Beauty Unframed author Lisa Elmers writes about life, loveliness, and seeing something where you thought there was nothing.

From "A Lunch Date"

From "A Lunch Date"

Hello Dear Readers. So this is somewhat unorthodox, but I thought it might be a nice change of pace to share a (hopefully juicy) tidbit from my ongoing book project.

The fragment below comes from a short story called, "The Lunch Date."

More to come.

… When I first moved to LA, I took a gig through an agency to temp in a gray concrete building on a hill in Santa Monica.

The place was grim and square and mildly druidic, with a thousand small green windows on each of its faces. What this company did precisely I can’t say, but it was something to do with billing workers compensation claims and selling x-ray machines to hospitals. On my first morning in the office, a receptionist in a bad-fitting cardigan showed me to my “workspace,” a flat-pack desk pitched outside a cluster of customer support cubicles. A mug half-full of blue pens with chewed caps and an old computer sat on the desk.

Whenever I had a new temp assignment, I always made sure to show up fifteen minutes early. This wasn't out of some compulsory motive of being a good employee per se. I did it mostly out of fondness for snooping.

Fifteen minutes until my supervisor was due in. I pulled open the desk drawer --- a standard black steel affair bristling with manilla folders --- and sifted through the files. Four different hands had written labels, in four inks. Inside were bank and credit card statements, folded and unfolded, most on their sides and one sticking out as if to bookmark for future reference. Apparently the archiver had never had a chance to revisit his work, because there, in July 2010, the record ended. Inside another drawer I discovered four mangy highlighters bundled in a rubber band, fridge magnets with crumbs bristling their black sides, a sad menagerie of pushpins, and some other flotsam and jetsam, assembled apparently from office odds-and-ends, cast offs, and redundancies.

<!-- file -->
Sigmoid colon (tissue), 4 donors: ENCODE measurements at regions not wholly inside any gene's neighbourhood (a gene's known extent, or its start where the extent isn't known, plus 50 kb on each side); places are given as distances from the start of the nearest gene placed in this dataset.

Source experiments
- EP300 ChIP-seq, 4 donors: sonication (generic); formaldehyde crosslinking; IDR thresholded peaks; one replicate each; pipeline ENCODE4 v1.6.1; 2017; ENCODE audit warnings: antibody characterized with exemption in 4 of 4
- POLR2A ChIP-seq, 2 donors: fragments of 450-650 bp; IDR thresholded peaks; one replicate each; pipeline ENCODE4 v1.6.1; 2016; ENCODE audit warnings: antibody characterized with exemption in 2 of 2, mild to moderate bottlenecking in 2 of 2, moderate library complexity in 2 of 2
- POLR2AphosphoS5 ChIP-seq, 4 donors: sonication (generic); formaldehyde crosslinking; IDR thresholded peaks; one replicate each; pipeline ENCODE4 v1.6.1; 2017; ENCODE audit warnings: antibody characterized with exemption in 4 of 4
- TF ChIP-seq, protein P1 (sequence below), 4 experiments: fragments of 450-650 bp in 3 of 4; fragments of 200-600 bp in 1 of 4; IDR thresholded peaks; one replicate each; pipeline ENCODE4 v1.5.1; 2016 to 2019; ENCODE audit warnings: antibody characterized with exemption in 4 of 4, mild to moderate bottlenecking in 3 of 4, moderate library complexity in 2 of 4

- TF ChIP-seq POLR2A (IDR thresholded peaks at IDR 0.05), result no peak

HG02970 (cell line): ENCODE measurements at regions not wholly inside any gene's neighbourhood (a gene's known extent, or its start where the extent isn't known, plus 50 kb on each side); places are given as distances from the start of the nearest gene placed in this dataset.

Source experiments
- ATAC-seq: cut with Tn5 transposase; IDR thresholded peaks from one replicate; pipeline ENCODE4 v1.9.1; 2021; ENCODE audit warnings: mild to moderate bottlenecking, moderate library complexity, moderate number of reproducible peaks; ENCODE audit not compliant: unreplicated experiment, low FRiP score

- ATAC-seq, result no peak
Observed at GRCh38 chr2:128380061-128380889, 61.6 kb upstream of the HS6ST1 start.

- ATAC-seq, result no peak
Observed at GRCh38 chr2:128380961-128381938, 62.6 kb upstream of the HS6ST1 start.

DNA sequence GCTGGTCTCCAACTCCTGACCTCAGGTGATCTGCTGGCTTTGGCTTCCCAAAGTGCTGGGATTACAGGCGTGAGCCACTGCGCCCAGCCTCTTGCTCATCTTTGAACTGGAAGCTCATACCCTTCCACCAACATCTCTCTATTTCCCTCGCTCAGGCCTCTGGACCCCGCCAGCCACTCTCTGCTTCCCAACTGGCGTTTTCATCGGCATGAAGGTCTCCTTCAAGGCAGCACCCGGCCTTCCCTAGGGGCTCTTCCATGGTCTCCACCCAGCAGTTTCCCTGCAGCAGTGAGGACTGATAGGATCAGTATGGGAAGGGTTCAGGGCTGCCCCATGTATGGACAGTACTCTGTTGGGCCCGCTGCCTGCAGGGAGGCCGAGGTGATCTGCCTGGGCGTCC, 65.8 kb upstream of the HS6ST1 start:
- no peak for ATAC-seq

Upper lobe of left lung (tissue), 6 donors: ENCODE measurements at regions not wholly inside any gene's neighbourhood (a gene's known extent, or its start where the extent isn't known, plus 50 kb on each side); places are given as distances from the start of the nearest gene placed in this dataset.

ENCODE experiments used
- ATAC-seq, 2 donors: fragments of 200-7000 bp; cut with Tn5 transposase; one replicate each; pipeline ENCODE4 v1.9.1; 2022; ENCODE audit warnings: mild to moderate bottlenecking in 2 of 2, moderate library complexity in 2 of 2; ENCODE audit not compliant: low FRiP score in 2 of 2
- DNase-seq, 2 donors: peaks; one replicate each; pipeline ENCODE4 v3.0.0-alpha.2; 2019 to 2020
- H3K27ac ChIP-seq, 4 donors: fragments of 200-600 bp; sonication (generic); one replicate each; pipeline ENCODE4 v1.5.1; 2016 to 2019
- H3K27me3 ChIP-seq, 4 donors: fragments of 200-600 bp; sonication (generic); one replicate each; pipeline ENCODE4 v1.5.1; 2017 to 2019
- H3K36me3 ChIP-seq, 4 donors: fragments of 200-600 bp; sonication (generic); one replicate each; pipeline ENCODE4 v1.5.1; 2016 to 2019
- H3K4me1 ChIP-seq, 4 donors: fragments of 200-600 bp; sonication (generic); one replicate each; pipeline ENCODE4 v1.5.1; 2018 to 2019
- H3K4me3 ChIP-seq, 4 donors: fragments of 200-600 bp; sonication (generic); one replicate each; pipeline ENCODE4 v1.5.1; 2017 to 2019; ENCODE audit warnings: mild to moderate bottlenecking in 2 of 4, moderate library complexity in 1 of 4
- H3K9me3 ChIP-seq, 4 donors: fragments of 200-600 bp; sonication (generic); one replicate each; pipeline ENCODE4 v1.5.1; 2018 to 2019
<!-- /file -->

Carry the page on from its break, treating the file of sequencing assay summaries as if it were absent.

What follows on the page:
I was on the point of booting up the computer when I heard a brisk step approach from behind. Wheeling around in my chair, I met the eyes (actually, mid-chest) of a tall man in pleated khakis.

“Mr. Pomeldecker,” I said. (I had practiced pronouncing it on the morning’s commute.)

“What? Oh. Right. You’re our temp.” He said through his nose. He didn’t shake my hand. I followed him into his office.

Mr. Pomeldecker must have been an exec, because he had a corner office with good views from two big windows. Between those windows sat a sculpture.

Sculpture may be too reverent a word. It was really just a heap of computer parts glommed together: spiky, gray, and unutterably ugly. Wires poked out at intervals, pointed as if with longing, thrilled with unseen current. It was the randomest collection of castoffs I had ever seen --- dials, disk drives, unspooled cassette tape, shards of monitor glass. But as I looked at it, something spooky happened. It started to look back at me. Slowly, the shape of a man showed itself. Stacked motherboards made the body, and it had a motherboard face with two black fans for eyes. These fans had been sacrificed to a misshaping flame, leaving them oblong and poxed with hard drips. They poked from uneven levels, staring sightless. For a mouth, the artist supplied a slash of ribbon cable. Two rubber tubes popped from the body. These terminated in two plugs with their prongs intertwined like hands in supplicating prayer.

“I like this,” I said, pointing to the sculpture. Mr. Pomeldecker looked up from his phone and back down again.

“Thanks,” He said.

“He feels,” I said. I did not know how to finish the sentence.

“What.” He said, eyes on the phone, flicking through emails.

I turned from the sculpture toward Mr. P’s big dark wood desk. The man and his art could not have had less in common. Looking disdainfully at his phone --- just like it had peed in his hand --- Mr. P continued to swipe and scroll and pinch his emails. As I perched on one of two leather chairs, I shoved my floppy canvas bag behind me.

“Okay. Sorry,” he said, putting down the phone “there’s just so much to do.”

“Oh no. Please.” I said.

I felt utterly translucent sitting in that leather chair with its brass brads and supple cushion. As if a ray of light could pass right through me and show the shabby bag nesting in the small of my back. (And shouldn't I really have been wearing nicer shoes?) Mr. P. is about to discover something, I thought. He is about to look through me. But when he glanced up his eyes were cloudy and thoughtless. They glossed me for a brief second, but did not search. Then he looked over my head out the window. He spoke.

“So today you will be making some copies for us. We would have had someone here do it but everyone is so busy and the files are somewhat sensitive. Once you’ve made copies I want you to reconcile everything to the bank statements in your desk.”

“Great.” I squawked, as if I had dreamt my whole life of doing nothing else.

“I think I can do that,” I added.

“The files are over there,” he said.

The phone resurfaced. Our conversation was over…

A Long Walk

A Long Walk

Chokecherry Picking

Chokecherry Picking